Shoes, Shirt, but no Service
Oct 11, 2007 10:30:17

I recently had a discussion with Liesse of The Older Gamers (TOG). You met another member of TOG in my previous article entitled "Generation O". Liesse is one of the guild leaders in TOG, and at 14,000 members strong they are one of the largest guilds. She is also the Kinship leader of "The Order of Gilthoniel" in Lord of the Rings Online (Lotro). The Order of Gilthoniel is a European kinship. If you want to find out more about her kinship you can do so at the following link: http://www.theorderofgilthoniel.com

Julie: Liesse, what have you played? Which one is your favorite game and why? Is there some factor that makes your favorite game better than others, say World of Warcraft for example?

Liesse: Assuming you asking what online game I've played: Final Fantasy XI, Guild Wars and various MUDs a long time ago. I am currently playing LOTRO.

On the not online side of things, I play Japanese console RPGs mainly. Oblivion on my PC, and games like the Final Fantasies, Rogue Galaxy (at the moment), the Suikodens, Digital Devil Saga on my PS2.

My favorite online game is Lord of the Rings. Why? I adore the book. I still own the battered single volume paperback I got from my parents for my 9th birthday, and the game features many examples of the fact that it's been made by people who also love the book. The game has a good mixture of content for casual play and power gaming, brilliant writing and new and original characters. A friend of mine spent a week running around in game in awe at his first sight of Rivendell and the fact that he was talking to THE Gandalf.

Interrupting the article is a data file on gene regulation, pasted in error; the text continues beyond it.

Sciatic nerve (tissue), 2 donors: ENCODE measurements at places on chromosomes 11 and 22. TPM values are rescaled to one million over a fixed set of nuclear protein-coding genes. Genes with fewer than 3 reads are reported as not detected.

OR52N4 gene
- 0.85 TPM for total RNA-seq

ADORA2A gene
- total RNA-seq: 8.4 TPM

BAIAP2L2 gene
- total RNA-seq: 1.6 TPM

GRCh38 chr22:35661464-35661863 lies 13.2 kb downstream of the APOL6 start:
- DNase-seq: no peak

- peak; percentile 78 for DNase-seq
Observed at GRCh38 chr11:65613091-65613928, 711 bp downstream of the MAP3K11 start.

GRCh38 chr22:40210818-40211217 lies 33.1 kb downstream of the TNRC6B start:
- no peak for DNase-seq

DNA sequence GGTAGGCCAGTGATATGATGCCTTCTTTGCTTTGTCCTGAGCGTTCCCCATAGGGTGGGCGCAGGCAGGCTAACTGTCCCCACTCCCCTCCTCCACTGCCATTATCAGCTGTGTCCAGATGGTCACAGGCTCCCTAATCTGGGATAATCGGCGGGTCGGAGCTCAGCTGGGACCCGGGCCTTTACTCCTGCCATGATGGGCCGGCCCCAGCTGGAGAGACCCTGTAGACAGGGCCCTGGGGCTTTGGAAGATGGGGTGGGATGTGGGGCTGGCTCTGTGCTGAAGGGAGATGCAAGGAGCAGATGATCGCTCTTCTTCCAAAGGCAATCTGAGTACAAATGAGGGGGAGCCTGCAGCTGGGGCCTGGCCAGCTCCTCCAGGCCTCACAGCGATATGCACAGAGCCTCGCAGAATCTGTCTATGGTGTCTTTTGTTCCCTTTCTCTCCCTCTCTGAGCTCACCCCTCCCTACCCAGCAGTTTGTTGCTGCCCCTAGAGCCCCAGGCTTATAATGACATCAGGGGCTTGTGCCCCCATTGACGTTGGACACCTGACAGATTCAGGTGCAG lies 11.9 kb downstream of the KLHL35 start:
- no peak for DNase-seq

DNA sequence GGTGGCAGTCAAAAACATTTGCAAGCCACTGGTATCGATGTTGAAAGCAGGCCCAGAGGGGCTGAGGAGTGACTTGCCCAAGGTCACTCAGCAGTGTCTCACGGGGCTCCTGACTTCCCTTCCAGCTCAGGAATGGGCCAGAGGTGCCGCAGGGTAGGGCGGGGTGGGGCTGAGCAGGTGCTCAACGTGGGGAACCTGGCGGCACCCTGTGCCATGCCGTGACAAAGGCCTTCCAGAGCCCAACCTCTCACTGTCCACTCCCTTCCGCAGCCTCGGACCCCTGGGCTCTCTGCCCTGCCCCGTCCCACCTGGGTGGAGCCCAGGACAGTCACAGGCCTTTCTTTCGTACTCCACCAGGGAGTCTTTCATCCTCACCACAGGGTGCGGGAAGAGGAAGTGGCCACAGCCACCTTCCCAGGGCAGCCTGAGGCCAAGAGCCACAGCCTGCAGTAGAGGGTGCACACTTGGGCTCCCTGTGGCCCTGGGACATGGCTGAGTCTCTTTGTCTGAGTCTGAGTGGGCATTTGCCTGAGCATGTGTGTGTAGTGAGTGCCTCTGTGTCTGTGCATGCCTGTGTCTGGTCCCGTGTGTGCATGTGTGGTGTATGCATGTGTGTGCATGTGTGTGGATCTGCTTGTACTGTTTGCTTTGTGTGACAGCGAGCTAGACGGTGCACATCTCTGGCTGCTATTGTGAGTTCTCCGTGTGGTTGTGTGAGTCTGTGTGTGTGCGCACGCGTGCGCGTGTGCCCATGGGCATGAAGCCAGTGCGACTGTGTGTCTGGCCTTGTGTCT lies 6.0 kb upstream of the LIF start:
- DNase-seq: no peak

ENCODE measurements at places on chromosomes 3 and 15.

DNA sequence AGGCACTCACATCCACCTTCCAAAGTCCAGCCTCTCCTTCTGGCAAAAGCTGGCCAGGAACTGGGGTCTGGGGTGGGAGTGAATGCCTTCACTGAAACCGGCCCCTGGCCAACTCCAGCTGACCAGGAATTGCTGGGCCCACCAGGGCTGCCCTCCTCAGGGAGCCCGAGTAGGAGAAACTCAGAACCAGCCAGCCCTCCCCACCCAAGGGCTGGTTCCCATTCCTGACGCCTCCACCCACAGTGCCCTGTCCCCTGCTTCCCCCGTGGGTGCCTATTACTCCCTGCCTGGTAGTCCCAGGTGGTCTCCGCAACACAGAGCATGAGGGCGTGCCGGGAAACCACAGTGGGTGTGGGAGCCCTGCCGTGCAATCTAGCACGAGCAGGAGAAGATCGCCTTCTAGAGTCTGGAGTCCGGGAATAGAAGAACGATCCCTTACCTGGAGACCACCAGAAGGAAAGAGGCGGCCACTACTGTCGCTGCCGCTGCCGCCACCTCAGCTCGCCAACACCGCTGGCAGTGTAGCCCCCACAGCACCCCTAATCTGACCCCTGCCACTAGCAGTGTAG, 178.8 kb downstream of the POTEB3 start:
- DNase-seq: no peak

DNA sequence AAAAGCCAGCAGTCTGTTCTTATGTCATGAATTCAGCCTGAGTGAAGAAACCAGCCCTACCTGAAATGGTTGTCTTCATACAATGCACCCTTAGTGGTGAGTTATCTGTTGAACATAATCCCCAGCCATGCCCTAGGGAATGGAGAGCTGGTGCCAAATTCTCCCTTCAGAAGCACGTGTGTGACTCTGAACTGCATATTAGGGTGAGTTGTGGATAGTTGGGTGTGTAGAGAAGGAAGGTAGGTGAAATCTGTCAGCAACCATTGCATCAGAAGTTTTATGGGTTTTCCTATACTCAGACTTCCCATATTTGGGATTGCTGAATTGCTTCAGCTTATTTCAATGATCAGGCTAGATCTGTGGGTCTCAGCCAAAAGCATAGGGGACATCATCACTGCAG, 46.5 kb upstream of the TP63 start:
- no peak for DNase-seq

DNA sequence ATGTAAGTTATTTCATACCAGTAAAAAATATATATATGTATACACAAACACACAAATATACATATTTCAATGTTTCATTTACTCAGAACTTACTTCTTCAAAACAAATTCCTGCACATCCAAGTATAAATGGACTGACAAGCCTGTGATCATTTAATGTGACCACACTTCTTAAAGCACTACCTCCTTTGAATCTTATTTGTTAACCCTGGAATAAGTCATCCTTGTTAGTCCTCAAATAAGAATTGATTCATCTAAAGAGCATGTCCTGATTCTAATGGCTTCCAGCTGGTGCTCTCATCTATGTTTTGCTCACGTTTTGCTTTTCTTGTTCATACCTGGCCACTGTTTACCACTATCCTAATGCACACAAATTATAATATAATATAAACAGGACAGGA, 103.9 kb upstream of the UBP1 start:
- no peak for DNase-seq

And of course, there's a rather nice bunch of people in my TOG guild, The Order of Gilthoniel, on Europe's Evernight Server.

Julie: What is it like to game with players from a country other than your own?

Liesse: The major stumbling block for any European (or Australian) playing alongside US gamers is the Time zone issue. If you play in a US-dominated guild, you will have to pull all nighters to get significant quests done / monsters killed / have a significant portion of social interaction. This is one of the reasons I stopped playing FFXI: it is too difficult to fit into a 'normal' lifestyle that also involves work and other things for me.

FFXI was dominated by the Japanese. My highly generalized and personal opinion and experience of Japanese gamers is that they are highly reluctant to group and talk with none Japanese gamers. I received everything from blatant insults to more subtle excuses like "We don't want to be distracted by seeing none Japanese characters in group chat during battles." There are few things more frustrating than seeing a Japanese group waiting to go hunting for lack of one vital class in their group.... which you could fulfill.

I haven't played FFXI for over a year and the situation could have improved. Tensions between the Japanese and the English speakers is a very unenjoyable aspect of the game. I doubt that things have improved, however.

Julie: Are there any disadvantages or advantages to being from your country when it comes to gaming? For example, when Lord of the Rings Online came out I know that gamers from Australia had a hard time getting there hands on the game before the Life time subscriber offer expired.

Liesse: Time zone is the big one. LOTRO avoids this issue by having separate US and Eu servers. I know that then I log on at 7 in the evening after work, my friends will be on hand to help with quests or to generally hang about. This is a huge advantage.

The disadvantage is watching the American/AU players get better service from the developers. I have seen several examples of US /AU server GMS helping players with issues that the EU GMS say "We have been told by Codemasters that we cannot do this" to. Gamers across the pond have access to the Official Turbine forums (we cannot register there) where the devs regularly post and are available for questions.